We received this op-ed submission from the Ayn Rand Institute, for reasons I don't fully understand. Perhaps they didn't read the site too closely? I dabbled with Rand when I was a bitter adolescent ... which is the appropriate time to dabble with Rand. When you don't grow out of that phase, well, you go to work for the Institute. Anyway, I present, for your amusement and edification: ----- To save mankind requires the wholesale rejection of environmentalism as hatred of science, technology, progress, and human life. By Michael S. Berliner Earth Day approaches, and with it a grave danger faces mankind. The danger is not from acid rain, global warming, smog, or the logging of rain forests, as environmentalists would have us believe. The danger to mankind is from environmentalism.
With what environmental organization are you affiliated? Terrain Johnson. Johnson: I’m a 6th grade student at Masterman Middle School in Philadelphia, and I work with Earth Force. Colleen Contrisciane. Contrisciane: I am a program coordinator …
Advertisers and marketing types everywhere want to know: What common interest unites pre-teen African Americans and young white skateboarders? Well, I've found the answer! It's American coal, which is abundant, affordable, and oh-so-clean! Why, it's so darn cool the skateboarder is "stoked" about it. Learn more here. (And PS, is that the kid from The Squid and the Whale?)
The cover story of Pacific Northwest Magazine is about "eco-terrorism." It's decent enough on its own terms, but disappointingly cursory.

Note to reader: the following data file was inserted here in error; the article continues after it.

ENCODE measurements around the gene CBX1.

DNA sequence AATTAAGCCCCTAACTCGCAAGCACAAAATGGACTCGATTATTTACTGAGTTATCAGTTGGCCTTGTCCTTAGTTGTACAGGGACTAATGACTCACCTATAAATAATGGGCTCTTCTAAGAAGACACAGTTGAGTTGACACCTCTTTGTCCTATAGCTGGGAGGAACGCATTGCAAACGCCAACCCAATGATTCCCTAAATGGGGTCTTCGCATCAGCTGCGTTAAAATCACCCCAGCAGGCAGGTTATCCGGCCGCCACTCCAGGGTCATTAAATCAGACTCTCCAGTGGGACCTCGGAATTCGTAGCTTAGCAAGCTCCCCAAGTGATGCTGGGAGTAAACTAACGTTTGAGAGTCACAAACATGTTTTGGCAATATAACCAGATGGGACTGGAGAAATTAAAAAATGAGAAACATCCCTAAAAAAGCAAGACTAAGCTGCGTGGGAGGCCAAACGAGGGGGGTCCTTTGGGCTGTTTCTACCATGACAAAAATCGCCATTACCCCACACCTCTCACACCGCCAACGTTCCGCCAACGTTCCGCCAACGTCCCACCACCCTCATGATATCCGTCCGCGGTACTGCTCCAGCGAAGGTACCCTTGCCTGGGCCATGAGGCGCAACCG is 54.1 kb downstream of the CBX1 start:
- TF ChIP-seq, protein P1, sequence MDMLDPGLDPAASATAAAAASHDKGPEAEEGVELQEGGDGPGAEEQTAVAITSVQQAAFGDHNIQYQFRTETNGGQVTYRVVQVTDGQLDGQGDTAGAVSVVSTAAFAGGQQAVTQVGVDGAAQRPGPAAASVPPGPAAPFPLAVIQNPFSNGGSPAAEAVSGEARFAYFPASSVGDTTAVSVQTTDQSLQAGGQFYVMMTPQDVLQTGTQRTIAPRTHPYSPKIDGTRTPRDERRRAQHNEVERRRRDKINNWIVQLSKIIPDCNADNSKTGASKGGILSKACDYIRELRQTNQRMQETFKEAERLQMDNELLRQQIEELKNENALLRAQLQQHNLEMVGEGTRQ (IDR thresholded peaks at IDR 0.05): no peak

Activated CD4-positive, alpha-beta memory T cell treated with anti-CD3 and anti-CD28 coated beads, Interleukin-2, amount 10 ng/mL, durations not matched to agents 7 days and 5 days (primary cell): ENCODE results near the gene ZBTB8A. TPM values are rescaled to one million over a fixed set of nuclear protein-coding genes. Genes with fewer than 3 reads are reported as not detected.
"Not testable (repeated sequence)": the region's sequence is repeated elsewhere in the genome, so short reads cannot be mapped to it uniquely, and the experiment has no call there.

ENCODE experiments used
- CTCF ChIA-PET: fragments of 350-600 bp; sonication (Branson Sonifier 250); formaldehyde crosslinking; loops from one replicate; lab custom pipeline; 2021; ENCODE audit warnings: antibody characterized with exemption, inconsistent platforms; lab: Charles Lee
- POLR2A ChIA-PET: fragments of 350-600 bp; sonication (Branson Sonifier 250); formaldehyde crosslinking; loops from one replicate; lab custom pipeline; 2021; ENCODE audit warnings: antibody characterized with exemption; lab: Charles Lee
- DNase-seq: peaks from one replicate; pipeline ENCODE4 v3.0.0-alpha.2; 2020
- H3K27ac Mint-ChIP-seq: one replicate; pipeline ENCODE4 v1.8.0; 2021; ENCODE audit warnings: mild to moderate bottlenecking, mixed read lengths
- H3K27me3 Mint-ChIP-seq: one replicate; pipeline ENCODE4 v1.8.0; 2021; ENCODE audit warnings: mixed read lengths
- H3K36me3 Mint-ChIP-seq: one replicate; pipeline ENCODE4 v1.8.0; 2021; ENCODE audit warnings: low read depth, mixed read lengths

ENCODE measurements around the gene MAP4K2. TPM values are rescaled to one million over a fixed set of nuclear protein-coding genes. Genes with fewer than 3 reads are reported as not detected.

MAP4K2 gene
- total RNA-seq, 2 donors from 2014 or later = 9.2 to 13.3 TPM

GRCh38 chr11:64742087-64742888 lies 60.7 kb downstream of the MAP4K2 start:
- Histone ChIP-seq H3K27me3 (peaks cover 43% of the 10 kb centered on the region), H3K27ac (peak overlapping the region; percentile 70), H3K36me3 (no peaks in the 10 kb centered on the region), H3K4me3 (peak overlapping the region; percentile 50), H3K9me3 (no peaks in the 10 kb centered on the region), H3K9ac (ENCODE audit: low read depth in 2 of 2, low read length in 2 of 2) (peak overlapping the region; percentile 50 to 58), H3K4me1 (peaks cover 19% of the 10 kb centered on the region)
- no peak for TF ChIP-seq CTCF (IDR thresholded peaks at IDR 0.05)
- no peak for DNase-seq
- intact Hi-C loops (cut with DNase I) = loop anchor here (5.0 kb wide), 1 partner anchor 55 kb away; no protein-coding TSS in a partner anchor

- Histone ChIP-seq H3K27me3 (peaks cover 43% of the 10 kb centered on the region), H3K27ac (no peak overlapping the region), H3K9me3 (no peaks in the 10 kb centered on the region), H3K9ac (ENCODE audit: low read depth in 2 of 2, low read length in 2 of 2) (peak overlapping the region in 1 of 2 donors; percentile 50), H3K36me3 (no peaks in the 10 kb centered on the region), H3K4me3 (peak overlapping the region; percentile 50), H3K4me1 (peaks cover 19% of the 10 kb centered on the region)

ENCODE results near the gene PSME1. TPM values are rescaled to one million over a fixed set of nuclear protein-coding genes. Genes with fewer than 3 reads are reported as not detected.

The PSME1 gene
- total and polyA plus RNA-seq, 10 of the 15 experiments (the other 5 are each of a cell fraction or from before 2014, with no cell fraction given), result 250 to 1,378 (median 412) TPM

Mexico City air is a little better than it used to be Two decades ago, Mexico City’s air was widely deemed the worst on the planet. Today, while the city of 20 million is still …
In today's New York Times, the Sultan of Shrill, Paul Krugman, takes a richly deserved swipe at outgoing ExxonMobil Chairman Lee Raymond. Since it's behind the Time$elect subscription wall, here's a large chunk:
Earth Day is this coming Saturday, April 22, and green goings-on will be plentiful all this week. Looking for a rally or beach cleanup or edifying lecture or "Lorax" screening in your 'hood? Check out Earth Day Network's searchable database of activities across the U.S. and around the globe.
Pretty sure I'm the last blogger on the block to mention this, but tune to HBO on Earth Day (April 22) for Too Hot Not to Handle, a special on global warming exec. produced by -- who else? -- Laurie David. HBO has a hard-hitting interview with David on their site, with such incisive exchanges as this:
Let's do a thought experiment. About 251 million years ago, there was an enormous extinction event. No one knows why for sure, but one theory is ... global warming. 90% of marine species and 70% of terrestrial vertebrates were wiped out. Left behind? Mostly fungus. If animals, plants, and ecosystems have value in and of themselves, we must view the Permian-Triassic extinction event as an almost unfathomable tragedy, far worse than anything human history has witnessed. It ought to make us tremble, shake faith in a benevolent deity. But it doesn't. We don't view it as a tragedy that dwarfs any human violence, starvation, or disease, not really. Some might say it is, but I'll venture nobody on the planet feels it to be such. It's just something that happened. Indeed, though it was the worst, it was but one of seven major extinction events -- including the one we're living through now, the fastest.